Today, we started our journey at 8 am. It was nice to sleep in and get some time to rejuvenate after hustling and bustling to complete our case studies and prepare our final presentations. Today’s itinerary consisted of three stops: Free Baptist, True Gospel, and Helen DeVos schools. On our way to these schools today, we got a taste of the compounds as we traveled the bumpy, dusty roads. It was hard to not make spectacles of ourselves as we drove through the compound, with local children waving and chasing after the two vans of mazungus. When we arrived at True Gospel, Jack and Daniel were basically mobbed as they got out of the. You could see how much their students loved them; they were basically celebrities there. We got a chance to experience songs that the students prepared for us and truly see the blessings of the school even through the struggle for space.
After True Gospel, we headed to Free Baptist, with the dust swirling around us as we exited the vans. Some of us were surprised when we entered the school to see a make-shift school consisting of four classes in different corners of a church in church pews with added tables. In spite of few resources, the students and teachers eagerly shared their class spaces and work with us. When we talked with the head teacher of the school he spoke of how at one time he taught grades 1-6 by himself for 6 years. This was just another reminder of how hard-working, passionate, and loving teachers are for their students in Zambia. They will do whatever they can to educate the next generation, even if that means that they will only get $40 a month. That kind of dedication is unheard of in the United States, and a lesson we can all learn from.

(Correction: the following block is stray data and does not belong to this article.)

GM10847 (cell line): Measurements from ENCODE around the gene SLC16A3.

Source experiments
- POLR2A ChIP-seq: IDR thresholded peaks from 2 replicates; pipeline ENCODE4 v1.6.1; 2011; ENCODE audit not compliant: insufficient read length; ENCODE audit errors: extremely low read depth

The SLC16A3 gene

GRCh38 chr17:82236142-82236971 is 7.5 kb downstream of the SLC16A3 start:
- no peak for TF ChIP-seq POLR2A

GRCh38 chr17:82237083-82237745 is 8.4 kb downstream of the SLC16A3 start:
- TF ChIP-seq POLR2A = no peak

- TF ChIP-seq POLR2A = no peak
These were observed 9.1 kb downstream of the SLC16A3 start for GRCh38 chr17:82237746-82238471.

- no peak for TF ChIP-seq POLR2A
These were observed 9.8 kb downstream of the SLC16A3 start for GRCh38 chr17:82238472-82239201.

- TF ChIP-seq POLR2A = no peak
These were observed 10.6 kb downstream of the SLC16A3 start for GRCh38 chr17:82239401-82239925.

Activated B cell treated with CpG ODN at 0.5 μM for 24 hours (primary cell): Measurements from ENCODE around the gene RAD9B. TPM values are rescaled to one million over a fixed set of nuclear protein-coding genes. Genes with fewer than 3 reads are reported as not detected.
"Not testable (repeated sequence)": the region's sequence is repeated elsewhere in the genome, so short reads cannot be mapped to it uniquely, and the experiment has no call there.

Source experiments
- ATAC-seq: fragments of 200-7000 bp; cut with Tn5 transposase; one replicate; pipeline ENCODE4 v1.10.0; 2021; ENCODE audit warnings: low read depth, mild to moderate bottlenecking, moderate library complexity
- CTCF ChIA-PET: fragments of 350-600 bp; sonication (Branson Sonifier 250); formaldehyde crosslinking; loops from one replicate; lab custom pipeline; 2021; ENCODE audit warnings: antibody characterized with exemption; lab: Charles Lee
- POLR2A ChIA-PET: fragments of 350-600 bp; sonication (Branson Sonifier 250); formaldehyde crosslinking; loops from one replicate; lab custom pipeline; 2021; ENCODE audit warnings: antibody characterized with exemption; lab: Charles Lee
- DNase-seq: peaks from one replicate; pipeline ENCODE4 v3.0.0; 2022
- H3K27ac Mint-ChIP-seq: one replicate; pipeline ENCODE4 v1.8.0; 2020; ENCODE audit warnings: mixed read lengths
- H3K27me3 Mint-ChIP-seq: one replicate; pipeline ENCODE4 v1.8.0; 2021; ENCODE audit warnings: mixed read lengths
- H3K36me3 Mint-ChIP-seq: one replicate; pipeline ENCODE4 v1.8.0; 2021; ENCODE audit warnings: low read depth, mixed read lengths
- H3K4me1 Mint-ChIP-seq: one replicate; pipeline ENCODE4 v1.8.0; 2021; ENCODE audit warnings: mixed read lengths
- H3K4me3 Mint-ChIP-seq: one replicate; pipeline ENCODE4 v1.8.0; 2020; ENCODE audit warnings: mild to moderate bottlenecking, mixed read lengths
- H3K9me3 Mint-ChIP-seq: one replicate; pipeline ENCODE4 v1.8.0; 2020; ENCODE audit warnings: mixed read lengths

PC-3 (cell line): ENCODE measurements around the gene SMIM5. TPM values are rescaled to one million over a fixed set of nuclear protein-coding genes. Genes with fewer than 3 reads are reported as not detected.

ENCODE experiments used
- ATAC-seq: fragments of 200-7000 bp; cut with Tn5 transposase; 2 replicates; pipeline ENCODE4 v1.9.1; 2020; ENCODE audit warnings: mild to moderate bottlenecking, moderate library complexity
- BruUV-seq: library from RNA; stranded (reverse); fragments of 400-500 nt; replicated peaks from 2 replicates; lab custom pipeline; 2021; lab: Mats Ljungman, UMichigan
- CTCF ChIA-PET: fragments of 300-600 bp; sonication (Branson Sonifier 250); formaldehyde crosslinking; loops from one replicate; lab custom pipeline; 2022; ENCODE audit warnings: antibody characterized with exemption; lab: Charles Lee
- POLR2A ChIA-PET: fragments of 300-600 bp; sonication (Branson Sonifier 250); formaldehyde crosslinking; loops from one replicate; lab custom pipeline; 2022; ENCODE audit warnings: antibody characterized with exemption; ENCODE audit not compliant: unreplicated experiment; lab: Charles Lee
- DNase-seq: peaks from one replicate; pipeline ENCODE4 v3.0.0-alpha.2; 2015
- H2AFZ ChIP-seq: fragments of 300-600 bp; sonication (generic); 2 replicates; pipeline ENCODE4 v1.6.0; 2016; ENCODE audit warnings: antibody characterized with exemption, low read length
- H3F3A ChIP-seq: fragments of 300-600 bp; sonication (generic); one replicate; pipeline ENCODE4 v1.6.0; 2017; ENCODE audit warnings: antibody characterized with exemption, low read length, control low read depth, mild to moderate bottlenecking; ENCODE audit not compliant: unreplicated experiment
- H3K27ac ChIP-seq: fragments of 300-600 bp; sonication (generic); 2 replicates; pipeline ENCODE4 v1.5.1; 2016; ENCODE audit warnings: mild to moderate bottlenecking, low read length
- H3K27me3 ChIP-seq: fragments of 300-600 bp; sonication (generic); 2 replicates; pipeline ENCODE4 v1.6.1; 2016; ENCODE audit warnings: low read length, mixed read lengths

I truly hope to someday be able to push aside economic worries and serve those who need my help without worrying about myself and how I will fare, just like the teachers in Zambia. When we see pain, struggling, and need, others see reality and possibility. I used to be completely heartbroken when I saw things like what we saw in the compounds today, but now I see hope and motivation. To close the time at Free Baptist, a decent amount of our group of mazungus were put to tears as students, teachers, and the members of our group gathered in a circle to sing There’s No One Like Jesus, a worship song that unified us across culture and race.
As much as I want to rush in and fix all the problems, I now realize that a North American rushing in isn’t always the best scenario. In fact, although I came to teach the Zambian children, I instead learned from them. We need to continue to encourage the teachers and elders of Zambia as they daily equip their students.
Our last stop was Helen DeVos Christian High School. The school reminded me a lot of Faith Christian Academy (Family Legacy) in the way that there were larger facilities and more visible resources. I know the entire group had an absolute blast singing and dancing at the assembly at Helen DeVos. The strong student leaders planned and led the assembly, incorporating singing groups, a dramatized poem, and a short devotional. And how gutsy of Paige S. was to stand in front of the entire student body and sing impromptu!
After visiting the schools today, we had our second to last dinner at the House of Moses made by the amazing staff and spent our last few hours with the babies. Today was an incredible day and I can’t wait for what lies ahead of us tomorrow. It will be bittersweet to go and leave the place we have all made ties to, but it will be nice to head home.
Post by Paige C.